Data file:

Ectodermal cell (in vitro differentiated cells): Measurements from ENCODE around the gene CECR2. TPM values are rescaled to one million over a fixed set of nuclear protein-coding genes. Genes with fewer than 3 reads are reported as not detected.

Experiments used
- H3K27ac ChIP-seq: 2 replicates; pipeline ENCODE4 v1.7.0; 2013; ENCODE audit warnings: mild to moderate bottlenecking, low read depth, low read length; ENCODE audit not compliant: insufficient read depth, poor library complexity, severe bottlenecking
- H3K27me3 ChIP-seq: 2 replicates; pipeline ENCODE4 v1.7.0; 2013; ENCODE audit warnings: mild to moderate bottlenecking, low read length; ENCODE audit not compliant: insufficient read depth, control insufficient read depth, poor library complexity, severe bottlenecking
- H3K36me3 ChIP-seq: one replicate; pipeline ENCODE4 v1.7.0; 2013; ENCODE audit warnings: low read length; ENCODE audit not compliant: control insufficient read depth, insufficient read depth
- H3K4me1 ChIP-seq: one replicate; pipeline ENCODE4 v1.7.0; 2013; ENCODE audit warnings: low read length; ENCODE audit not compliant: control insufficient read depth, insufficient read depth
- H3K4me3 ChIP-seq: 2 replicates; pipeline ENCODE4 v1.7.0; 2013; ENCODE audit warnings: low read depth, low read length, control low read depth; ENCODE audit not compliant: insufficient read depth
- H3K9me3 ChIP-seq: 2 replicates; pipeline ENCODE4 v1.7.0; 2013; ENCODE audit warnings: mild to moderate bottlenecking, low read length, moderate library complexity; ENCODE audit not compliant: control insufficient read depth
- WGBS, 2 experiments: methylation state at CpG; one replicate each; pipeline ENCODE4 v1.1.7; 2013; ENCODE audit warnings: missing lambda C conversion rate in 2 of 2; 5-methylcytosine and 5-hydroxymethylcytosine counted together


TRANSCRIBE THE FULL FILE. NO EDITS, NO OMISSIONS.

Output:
Ectodermal cell (in vitro differentiated cells): Measurements from ENCODE around the gene CECR2. TPM values are rescaled to one million over a fixed set of nuclear protein-coding genes. Genes with fewer than 3 reads are reported as not detected.

Experiments used
- H3K27ac ChIP-seq: 2 replicates; pipeline ENCODE4 v1.7.0; 2013; ENCODE audit warnings: mild to moderate bottlenecking, low read depth, low read length; ENCODE audit not compliant: insufficient read depth, poor library complexity, severe bottlenecking
- H3K27me3 ChIP-seq: 2 replicates; pipeline ENCODE4 v1.7.0; 2013; ENCODE audit warnings: mild to moderate bottlenecking, low read length; ENCODE audit not compliant: insufficient read depth, control insufficient read depth, poor library complexity, severe bottlenecking
- H3K36me3 ChIP-seq: one replicate; pipeline ENCODE4 v1.7.0; 2013; ENCODE audit warnings: low read length; ENCODE audit not compliant: control insufficient read depth, insufficient read depth
- H3K4me1 ChIP-seq: one replicate; pipeline ENCODE4 v1.7.0; 2013; ENCODE audit warnings: low read length; ENCODE audit not compliant: control insufficient read depth, insufficient read depth
- H3K4me3 ChIP-seq: 2 replicates; pipeline ENCODE4 v1.7.0; 2013; ENCODE audit warnings: low read depth, low read length, control low read depth; ENCODE audit not compliant: insufficient read depth
- H3K9me3 ChIP-seq: 2 replicates; pipeline ENCODE4 v1.7.0; 2013; ENCODE audit warnings: mild to moderate bottlenecking, low read length, moderate library complexity; ENCODE audit not compliant: control insufficient read depth
- WGBS, 2 experiments: methylation state at CpG; one replicate each; pipeline ENCODE4 v1.1.7; 2013; ENCODE audit warnings: missing lambda C conversion rate in 2 of 2; 5-methylcytosine and 5-hydroxymethylcytosine counted together